Dynamic query options can also be used when using the lazy loading
approach to perform relational query. To do so, we should call a method
whose name is the same as the relation name and pass the dynamic query
options as the method parameter. For example, the following code returns
a user’s posts whose status is 1:

$user=User::model()->findByPk(1);
$posts=$user->posts(array('condition'=>'status=1'));

3. SQL is about table references

Because of the difference between lexical ordering and logical
ordering
, most beginners are probably tricked into thinking that column
values are the first-class citizens in SQL. They are not. The most
important things are table references.

The SQL
standard
 defines
the FROM clause as such:

<from clause> ::= FROM <table reference> [ { <comma> <table reference> }... ]

The “output” of the FROM clause is a combined table reference of the
combined degree of all table references. Let’s digest this, slowly.

FROM a, b

The above produces a combined table reference of the degree of a + the
degree of b. If a has 3 columns and b has 5 columns, then the
“output table” will have 8 (3 + 5) columns.

The records contained in this combined table reference are those of the
cross product / cartesian product of a x b. In other words, each
record of a is paired with each record of b. If a has 3 records
and b has 5 records, then the above combined table reference will
produce 15 records (3 x 5).

This “output” is “fed” / “piped” into the GROUP BY clause (after
filtering in the WHERE clause), where it is transformed into a new
“output”. We’ll deal with that later on.

If we’re looking at these things from a relational
algebra
 / set
theory
 perspective, a SQL
table is a relation or a set of tuples. And each SQL clause will
transform one or several relations in order to produce new relations.

7. Relational Query Performance 

As we described above, the eager loading approach is mainly used in the
scenario when we need to access many related objects. It generates a big
complex SQL statement by joining all needed tables. A big SQL statement
is preferrable in many cases since it simplifies filtering based on a
column in a related table. It may not be efficient in some cases,
however.

Consider an example where we need to find the latest posts together with
their comments. Assuming each post has 10 comments, using a single big
SQL statement, we will bring back a lot of redundant post data since
each post will be repeated for every comment it has. Now let’s try
another approach: we first query for the latest posts, and then query
for their comments. In this new approach, we need to execute two SQL
statements. The benefit is that there is no redundancy in the query
results.

So which approach is more efficient? There is no absolute answer.
Executing a single big SQL statement may be more efficient because it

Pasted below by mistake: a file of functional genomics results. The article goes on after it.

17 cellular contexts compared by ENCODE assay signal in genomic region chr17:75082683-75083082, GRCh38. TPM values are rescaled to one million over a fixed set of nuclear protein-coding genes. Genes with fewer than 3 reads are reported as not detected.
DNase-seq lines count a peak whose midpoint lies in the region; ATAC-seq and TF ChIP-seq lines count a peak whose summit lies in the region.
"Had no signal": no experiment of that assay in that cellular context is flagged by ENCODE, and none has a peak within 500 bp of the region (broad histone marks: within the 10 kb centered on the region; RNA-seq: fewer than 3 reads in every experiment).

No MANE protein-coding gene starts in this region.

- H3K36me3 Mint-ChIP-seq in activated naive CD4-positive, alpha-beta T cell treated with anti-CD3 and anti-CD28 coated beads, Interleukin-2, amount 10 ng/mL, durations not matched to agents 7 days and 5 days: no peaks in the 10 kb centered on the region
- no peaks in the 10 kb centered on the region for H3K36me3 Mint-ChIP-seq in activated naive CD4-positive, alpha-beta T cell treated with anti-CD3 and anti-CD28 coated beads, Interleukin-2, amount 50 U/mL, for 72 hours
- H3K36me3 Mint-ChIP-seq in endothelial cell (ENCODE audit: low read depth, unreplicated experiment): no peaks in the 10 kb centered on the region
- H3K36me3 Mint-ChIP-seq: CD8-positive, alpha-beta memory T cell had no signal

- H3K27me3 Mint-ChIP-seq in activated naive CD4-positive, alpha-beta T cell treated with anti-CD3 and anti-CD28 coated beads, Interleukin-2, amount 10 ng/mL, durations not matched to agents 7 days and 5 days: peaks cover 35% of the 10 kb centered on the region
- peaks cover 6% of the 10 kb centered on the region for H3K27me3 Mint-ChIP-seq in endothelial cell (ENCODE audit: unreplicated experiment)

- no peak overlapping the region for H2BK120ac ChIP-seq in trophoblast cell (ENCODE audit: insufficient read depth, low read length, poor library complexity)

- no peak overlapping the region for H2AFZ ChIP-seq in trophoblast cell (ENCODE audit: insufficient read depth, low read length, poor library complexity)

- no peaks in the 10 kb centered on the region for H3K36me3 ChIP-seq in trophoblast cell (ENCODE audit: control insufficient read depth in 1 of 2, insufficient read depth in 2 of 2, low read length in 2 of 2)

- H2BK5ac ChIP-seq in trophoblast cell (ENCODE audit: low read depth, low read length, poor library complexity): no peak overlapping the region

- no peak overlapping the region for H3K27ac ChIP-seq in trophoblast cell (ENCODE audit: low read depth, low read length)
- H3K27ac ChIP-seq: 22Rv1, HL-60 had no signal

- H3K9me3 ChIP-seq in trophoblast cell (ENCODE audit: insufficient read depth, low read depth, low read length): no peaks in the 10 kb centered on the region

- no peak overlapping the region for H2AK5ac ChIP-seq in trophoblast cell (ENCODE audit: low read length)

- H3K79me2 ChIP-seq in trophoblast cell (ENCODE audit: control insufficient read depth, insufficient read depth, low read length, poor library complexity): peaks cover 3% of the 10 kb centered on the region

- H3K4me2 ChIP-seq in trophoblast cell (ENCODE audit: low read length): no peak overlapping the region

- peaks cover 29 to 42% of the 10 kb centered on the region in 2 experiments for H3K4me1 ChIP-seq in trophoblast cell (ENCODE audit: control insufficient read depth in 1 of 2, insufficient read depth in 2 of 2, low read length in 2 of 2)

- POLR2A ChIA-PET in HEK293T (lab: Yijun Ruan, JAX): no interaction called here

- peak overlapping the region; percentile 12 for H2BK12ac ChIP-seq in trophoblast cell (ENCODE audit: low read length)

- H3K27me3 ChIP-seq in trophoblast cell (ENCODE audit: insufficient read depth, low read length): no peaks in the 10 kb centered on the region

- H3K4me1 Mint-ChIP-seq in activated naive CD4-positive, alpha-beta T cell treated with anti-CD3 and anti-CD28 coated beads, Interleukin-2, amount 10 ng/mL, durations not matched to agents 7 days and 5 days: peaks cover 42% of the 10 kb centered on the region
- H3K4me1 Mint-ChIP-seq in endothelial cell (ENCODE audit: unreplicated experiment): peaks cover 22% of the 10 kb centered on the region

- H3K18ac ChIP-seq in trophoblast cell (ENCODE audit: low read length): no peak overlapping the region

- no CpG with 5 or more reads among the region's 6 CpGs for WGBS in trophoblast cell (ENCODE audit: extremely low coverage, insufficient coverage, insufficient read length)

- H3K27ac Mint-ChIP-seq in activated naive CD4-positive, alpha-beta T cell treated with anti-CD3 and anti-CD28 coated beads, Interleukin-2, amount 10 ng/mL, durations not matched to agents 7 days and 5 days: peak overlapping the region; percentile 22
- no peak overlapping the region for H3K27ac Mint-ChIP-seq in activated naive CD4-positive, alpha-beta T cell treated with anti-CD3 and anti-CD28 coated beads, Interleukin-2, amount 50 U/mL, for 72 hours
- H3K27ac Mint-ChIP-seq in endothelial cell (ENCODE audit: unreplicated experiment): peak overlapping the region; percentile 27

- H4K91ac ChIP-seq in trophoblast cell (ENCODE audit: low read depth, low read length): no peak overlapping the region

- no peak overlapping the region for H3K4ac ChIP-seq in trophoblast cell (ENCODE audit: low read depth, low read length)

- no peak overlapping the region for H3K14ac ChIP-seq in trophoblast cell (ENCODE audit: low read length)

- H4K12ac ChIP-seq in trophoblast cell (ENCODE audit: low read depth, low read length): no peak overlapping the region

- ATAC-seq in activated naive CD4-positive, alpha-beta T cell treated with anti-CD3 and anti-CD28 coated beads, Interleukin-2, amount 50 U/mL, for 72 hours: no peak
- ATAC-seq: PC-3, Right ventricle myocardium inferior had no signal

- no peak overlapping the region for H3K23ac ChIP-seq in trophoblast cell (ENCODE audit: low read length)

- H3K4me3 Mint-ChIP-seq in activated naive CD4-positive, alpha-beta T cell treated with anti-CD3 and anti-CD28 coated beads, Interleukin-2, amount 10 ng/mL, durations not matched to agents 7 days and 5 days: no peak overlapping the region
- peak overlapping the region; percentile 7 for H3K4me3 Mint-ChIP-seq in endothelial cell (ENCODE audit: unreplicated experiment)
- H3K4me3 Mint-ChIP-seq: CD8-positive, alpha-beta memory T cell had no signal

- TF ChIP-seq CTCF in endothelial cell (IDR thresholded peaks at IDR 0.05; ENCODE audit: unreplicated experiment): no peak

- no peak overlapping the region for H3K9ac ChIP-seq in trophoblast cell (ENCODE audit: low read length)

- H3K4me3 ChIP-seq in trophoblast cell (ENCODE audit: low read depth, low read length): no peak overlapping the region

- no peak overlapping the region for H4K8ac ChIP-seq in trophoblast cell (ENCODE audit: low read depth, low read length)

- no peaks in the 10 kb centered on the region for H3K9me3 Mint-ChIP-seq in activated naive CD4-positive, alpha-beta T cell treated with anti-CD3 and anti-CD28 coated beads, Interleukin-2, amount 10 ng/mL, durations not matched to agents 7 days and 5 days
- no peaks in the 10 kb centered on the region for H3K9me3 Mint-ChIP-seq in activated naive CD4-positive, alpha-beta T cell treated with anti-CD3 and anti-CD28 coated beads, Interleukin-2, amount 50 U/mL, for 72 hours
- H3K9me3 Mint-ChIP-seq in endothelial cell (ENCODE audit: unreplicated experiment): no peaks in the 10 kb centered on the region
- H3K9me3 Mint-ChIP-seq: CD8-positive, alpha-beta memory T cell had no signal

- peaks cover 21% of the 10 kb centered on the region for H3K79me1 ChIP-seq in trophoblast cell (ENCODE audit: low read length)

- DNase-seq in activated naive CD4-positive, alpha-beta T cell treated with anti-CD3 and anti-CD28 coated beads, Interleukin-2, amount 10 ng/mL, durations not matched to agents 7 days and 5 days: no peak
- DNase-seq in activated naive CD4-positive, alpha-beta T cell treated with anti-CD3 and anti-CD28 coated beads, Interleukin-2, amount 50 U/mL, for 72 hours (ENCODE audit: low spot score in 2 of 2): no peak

causes less overhead in DBMS for parsing and executing the SQL
statements. On the other hand, using the single SQL statement, we end up
with more redundant data and thus need more time to read and process
them.

For this reason, Yii provides the together query option so that we
choose between the two approaches as needed. By default, Yii uses eager
loading, i.e., generating a single SQL statement, except when LIMIT is
applied to the primary model. We can set the together option in the
relation declarations to be true to force a single SQL statement even
when LIMIT is used. Setting it to false will result in some of tables
will be joined in separate SQL statements. For example, in order to use
separate SQL statements to query for the latest posts with their
comments, we can declare the comments relation in Post class as
follows,

public function relations()
{
    return array(
        'comments' => array(self::HAS_MANY, 'Comment', 'post_id',
                        'together'=>false),
    );
}

We can also dynamically set this option when we perform the eager
loading:

$posts = Post::model()->with(
            array('comments'=>array(
                'together'=>false
            ))
        )->findAll();

What do we learn from this?

Always think in terms of table references to understand how data is
“pipelined” through your SQL clauses.

8. Statistical Query 

Besides the relational query described above, Yii also supports the
so-called statistical query (or aggregational query). It refers to
retrieving the aggregational information about the related objects, such
as the number of comments for each post, the average rating for each
product, etc. Statistical query can only be performed for objects
related in HAS_MANY (e.g. a post has many comments)
or MANY_MANY (e.g. a post belongs to many categories and a category
has many posts).

Performing statistical query is very similar to performing relation